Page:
fitness level well he is in the army and very fit  me im  in decent shape i wouldnt be running any marathons  but i can handle most anything thrown at me. moderate hiking experience i grew up in the  east tn  and he in the mountians of nevada 

cold or hot conditions i do better in cold  and he does better in hot but we picked sept for the weather as well as the views east tn has to  offer

5:15 p.m. on August 13, 2012 (EDT)
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There are hundreds of trails running north from the Cohuttas to Damascus, Virginia.  And then there's the AT and the BMT and the Iron Mountain trail etc.  Or you could divide a trip into mountain ridges or creek valleys, like Roan Mt vs Jacks River or Bald River or a hundred others.

For sheer enjoyment I'd do the Mt Rogers area and Grayson Highlands even tho it's in Virginia.  But you're not too clear on which part of the state you'll be in so it's hard to recommend Big Frog/Little Frog/Cohutta when instead you want to start near Bristol or Johnson City.

I wouldn't bother with the Smokies as they've pretty much ruined any chance of doing spontaneous backpacking there, and next year every night will cost cash money and every backcountry site will require computer registration and reservation.  If you decide which section of East TN you're interested in, let us know and we can be more specific.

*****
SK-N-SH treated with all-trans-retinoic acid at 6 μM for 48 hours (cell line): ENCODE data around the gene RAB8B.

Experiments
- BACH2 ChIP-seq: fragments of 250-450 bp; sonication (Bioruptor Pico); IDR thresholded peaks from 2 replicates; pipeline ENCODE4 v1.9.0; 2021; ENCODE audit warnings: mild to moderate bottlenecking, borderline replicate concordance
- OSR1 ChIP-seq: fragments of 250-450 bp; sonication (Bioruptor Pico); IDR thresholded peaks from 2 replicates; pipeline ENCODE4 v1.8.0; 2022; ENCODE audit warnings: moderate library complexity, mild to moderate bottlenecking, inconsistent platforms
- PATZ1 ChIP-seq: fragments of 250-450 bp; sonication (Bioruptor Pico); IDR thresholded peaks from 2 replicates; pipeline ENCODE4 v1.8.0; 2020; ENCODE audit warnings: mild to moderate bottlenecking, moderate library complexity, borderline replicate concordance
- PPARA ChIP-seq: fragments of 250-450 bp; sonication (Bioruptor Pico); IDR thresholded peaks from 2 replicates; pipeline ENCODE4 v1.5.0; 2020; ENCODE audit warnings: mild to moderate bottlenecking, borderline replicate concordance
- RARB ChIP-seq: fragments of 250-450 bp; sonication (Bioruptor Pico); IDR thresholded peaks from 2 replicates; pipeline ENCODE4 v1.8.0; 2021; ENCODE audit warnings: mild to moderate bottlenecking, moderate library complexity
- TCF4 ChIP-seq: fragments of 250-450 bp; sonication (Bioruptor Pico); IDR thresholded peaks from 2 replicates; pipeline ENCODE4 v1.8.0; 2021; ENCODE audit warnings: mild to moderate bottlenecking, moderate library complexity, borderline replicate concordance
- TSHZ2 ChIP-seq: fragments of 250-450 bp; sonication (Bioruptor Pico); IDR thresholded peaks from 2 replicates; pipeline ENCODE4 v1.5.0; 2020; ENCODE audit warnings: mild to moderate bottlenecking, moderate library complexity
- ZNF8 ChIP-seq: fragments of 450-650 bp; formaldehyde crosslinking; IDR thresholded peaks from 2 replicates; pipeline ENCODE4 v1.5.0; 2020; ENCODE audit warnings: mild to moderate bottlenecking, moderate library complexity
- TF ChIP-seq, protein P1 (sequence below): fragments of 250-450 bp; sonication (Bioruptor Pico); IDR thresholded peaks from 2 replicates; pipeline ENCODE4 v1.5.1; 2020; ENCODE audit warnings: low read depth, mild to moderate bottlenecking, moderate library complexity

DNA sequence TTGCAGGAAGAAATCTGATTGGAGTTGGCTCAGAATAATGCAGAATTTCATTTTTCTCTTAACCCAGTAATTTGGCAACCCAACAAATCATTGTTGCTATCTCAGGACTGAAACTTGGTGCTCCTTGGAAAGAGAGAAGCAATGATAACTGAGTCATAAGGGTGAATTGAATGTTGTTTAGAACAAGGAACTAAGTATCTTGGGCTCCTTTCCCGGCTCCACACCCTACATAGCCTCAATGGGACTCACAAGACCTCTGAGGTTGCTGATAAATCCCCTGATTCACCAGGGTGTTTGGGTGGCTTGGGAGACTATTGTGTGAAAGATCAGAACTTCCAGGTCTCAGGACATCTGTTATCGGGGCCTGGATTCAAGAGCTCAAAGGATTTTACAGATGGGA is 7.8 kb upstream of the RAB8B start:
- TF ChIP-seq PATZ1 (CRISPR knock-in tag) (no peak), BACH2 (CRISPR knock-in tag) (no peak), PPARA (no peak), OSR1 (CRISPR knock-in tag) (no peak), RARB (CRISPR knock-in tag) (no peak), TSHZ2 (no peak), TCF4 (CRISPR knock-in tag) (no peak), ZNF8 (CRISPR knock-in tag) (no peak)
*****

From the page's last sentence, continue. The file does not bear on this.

6:04 p.m. on August 13, 2012 (EDT)
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"it will be a week long trip maybe more we have a 2 week slot open for this he would prefer to go 70 miles round trip"

Welcome to Trailspace idon'tknow1984!

Just to be clear, are you planning on 70 miles driving - or 70 miles of hiking?

Also just something for you to read in the meantime is a Trailspace article on the basic essentials often called The Ten Essentials , this is a very helpful list of some basic items you will need to acquire.

http://www.trailspace.com/articles/ten-essentials.html

Most seasoned backpackers recommend buying your gear first (tent, pad, sleeping bag, clothes, food, cooking stuff, flashlight, first aid kit, etc. ) before you start shopping for a backpack (assuming you are backpacking and not just camping beside a vehicle) this way you can then pick the right size & type of backpack to hold your gear.